What does it mean to occupy spaces where there is seemingly not room for everyone? How can such an occupation give rise to new places that protect minorities and give them a sense of community and acceptance? With their performances on theatre stages and in clubs as well as on public streets, the Berlin-based drag and performance collective House of Living Colors creates spaces dedicated specifically to racialised people within the queer community. Agnieszka Roguski asks Bad Puppy, who is a member of the collective, about the necessity, quality and consequences of safe spaces within the mainstream, but also within already marginalised communities – and the joy that can come with it.
House of Living Colors was founded in Berlin in January 2018 and is an open drag, performance and curatorial collective, particularly for queer, trans, black, indigenous and people of color (QTBIPOC). Through training in various disciplines, they explore gender performance and discourse within a club and theatre context. The house was created after several members experienced poor treatment and exclusion from venues and organisations within the mainstream queer community in Berlin. Their passion is to curate safer spaces that center QTBIPOC and hold an intersectional ideology of inclusion. They want their community to experience joy, love and acceptance when they enter spaces or witness performances by House of Living Colors.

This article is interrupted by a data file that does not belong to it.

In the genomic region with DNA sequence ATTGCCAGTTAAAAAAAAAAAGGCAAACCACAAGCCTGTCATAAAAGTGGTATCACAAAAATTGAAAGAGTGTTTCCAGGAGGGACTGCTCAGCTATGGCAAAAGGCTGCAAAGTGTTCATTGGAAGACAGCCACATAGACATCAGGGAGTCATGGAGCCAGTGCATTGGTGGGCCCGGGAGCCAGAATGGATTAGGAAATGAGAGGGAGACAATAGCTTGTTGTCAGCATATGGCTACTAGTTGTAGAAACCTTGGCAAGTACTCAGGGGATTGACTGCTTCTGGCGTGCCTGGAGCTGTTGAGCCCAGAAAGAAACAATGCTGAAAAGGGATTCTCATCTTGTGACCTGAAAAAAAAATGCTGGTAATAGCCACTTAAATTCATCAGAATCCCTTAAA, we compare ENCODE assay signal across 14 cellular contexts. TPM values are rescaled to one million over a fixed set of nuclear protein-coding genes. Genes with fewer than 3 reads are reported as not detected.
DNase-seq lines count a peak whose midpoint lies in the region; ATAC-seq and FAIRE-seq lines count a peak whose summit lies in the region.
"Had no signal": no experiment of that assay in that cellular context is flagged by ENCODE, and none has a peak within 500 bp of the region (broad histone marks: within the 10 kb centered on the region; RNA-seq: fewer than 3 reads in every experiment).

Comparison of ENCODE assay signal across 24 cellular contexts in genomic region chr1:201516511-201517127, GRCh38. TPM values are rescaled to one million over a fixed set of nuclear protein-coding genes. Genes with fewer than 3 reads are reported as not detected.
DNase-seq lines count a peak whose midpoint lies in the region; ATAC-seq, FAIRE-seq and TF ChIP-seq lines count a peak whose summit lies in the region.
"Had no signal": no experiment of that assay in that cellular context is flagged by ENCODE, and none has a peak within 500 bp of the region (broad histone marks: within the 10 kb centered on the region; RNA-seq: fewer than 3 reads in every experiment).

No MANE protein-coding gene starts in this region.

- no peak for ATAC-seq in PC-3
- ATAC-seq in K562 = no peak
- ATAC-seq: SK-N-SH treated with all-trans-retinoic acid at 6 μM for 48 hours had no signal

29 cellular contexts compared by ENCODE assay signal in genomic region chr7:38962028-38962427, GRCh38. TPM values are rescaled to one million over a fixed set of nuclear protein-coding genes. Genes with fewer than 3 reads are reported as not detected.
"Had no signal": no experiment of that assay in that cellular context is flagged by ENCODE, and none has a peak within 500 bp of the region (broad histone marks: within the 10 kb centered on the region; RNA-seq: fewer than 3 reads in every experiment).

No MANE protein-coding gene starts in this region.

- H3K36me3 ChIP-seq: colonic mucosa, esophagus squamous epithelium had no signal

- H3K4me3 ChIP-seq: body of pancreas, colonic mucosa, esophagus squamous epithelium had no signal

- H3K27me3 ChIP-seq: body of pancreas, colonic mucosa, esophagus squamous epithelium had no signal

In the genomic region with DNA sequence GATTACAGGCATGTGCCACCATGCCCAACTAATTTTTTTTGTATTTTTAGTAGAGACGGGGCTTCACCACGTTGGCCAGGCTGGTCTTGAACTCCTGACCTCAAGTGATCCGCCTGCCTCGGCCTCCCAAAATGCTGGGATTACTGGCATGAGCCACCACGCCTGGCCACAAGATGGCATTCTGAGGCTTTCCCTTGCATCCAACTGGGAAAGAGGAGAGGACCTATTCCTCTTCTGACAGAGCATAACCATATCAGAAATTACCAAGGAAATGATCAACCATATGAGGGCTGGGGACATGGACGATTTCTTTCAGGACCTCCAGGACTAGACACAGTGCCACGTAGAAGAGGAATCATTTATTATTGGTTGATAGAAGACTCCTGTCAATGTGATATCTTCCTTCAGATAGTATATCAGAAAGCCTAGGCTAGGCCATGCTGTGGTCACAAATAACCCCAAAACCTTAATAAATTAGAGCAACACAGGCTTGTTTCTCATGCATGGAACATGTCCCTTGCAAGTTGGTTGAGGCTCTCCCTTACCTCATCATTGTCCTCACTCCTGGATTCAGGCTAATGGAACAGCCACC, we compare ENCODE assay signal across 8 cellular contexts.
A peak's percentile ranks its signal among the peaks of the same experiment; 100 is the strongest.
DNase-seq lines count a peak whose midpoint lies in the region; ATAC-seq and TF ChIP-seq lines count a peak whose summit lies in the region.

Bad Puppy is a trans femme creature from Iztapalapa (a district of Mexico City), that is living for a couple of years in Berlin. Their work floats around creating spaces for QTBPIOC, decolonization and clubbing. They have been part of House of Living Colours since the early beginnings of the birth of the house. Bad Puppy has collectively organized spaces and parties for and by trans* and non binary from the global south, building networks around other similar movements, people and ideas all over the world.